The United States will only lift sanctions on Sudan after a new government is elected, a Sudanese informed source told Anadolu Agency.

The US administration formally notified Sudanese Prime Minister Abdullah Hamdok of a six-item plan for normalizing bilateral relations, said the source, who preferred to remain unnamed because he was not authorized to speak to the media.

Hamdok is heading a military-civilian government that is tasked with preparing for general elections in three years.

“The plan stipulates the reform of the Sudanese army and merging the Rapid Support Forces or any other militia under the command of the Sudanese military,” the source said.

According to the source, Washington prefers that the merging of these forces would take place under UN supervision.

“Other conditions are related to combating terrorism, religious freedom, the signing of international human rights laws, and coordination on humanitarian aid and peace files,” he said.

Late last month, the UN rights office said that Sudan was not able to break its “cycle of poverty and desperation” unless it was freed from “the impediments of sanctions” imposed at the time of the regime of former President Omar al-Bashir.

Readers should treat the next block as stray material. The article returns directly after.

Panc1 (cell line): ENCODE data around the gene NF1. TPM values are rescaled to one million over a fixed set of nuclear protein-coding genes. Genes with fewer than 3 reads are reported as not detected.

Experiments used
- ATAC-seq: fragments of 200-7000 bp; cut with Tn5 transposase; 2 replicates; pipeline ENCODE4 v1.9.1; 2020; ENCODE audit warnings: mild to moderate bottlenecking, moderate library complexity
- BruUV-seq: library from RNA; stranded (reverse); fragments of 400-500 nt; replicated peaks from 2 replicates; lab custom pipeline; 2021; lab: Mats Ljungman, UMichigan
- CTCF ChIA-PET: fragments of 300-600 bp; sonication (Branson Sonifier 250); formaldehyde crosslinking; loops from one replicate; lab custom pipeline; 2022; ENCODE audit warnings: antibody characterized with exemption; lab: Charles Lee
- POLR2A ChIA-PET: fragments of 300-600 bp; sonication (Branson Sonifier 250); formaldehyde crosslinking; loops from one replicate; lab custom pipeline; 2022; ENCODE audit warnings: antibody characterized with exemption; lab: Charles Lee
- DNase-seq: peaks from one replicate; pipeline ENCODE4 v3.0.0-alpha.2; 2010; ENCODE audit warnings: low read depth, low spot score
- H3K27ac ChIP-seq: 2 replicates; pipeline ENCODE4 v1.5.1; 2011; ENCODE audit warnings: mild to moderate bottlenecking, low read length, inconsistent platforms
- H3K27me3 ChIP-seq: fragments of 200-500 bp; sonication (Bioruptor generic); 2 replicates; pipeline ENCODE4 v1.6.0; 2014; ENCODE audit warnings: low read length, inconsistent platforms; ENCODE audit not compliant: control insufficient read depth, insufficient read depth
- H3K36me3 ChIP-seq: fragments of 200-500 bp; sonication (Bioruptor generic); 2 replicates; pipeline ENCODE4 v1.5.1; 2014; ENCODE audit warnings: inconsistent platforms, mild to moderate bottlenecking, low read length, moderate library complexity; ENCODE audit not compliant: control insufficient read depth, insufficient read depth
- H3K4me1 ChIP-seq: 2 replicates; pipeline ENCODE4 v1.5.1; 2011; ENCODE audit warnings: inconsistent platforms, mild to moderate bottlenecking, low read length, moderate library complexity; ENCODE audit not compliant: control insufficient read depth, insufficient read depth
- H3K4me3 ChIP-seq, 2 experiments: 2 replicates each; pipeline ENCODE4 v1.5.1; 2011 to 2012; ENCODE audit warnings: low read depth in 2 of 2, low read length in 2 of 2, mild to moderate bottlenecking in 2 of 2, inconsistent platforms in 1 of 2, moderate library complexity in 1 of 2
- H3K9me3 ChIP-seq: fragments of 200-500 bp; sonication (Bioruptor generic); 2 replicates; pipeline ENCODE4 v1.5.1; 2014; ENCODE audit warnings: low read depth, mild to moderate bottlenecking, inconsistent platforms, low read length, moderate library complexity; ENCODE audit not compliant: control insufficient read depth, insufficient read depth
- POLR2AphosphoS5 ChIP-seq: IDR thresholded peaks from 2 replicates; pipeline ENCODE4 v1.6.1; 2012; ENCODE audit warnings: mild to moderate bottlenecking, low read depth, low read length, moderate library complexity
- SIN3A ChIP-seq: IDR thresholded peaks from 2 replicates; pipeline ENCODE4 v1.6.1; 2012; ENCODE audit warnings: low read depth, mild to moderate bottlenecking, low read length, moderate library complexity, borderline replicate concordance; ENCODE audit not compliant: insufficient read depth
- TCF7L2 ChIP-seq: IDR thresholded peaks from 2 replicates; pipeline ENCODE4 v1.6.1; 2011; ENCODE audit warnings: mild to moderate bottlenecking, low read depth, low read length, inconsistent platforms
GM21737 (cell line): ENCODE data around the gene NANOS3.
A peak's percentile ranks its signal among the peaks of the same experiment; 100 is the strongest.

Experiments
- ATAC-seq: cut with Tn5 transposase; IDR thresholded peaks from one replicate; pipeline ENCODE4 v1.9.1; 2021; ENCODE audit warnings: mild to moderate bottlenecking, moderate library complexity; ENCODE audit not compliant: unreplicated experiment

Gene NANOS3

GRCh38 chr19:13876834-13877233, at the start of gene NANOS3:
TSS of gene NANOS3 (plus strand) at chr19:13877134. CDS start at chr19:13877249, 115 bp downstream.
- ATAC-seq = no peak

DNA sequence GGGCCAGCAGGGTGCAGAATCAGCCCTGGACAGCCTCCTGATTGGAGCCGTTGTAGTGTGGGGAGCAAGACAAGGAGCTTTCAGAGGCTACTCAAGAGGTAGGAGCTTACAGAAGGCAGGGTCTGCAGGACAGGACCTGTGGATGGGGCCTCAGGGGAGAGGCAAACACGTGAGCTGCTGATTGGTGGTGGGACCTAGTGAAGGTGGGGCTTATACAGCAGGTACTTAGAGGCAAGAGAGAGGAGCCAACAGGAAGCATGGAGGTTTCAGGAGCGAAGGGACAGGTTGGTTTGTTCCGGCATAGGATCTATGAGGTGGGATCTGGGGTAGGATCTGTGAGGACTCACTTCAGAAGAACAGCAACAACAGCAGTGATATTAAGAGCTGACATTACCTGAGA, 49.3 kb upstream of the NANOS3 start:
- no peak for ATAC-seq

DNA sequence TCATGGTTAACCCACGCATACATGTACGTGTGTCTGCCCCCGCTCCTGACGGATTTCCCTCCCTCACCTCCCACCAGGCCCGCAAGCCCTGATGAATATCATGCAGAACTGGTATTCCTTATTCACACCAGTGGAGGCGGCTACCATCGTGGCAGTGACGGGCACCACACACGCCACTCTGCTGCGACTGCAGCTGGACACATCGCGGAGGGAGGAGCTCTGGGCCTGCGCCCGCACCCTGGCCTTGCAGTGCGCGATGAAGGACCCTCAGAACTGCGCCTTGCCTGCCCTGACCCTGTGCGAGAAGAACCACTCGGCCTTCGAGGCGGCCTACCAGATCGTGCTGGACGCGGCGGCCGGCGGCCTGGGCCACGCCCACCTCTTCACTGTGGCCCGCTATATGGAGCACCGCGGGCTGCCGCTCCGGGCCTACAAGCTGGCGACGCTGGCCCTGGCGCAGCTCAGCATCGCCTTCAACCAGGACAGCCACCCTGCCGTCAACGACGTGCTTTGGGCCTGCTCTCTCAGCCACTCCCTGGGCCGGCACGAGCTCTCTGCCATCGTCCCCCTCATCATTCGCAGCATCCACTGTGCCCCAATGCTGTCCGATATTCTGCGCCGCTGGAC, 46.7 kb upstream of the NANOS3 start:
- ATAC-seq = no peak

Sudan was placed on the US list of countries sponsoring terrorism in 1993 on accusations of supporting terrorist groups.

In 1997, Washington imposed economic sanctions on Khartoum and tightened them a year later after attacks against US embassies in Kenya and Tanzania.

In 2007, the US imposed further sanctions after the outbreak of conflict in the western Darfur province.

Later in October 2017, the administration of former President Barack Obama lifted some of the economic sanctions, but left the Darfur Peace and Accountability Act (DPAA) and the terrorism list designation.

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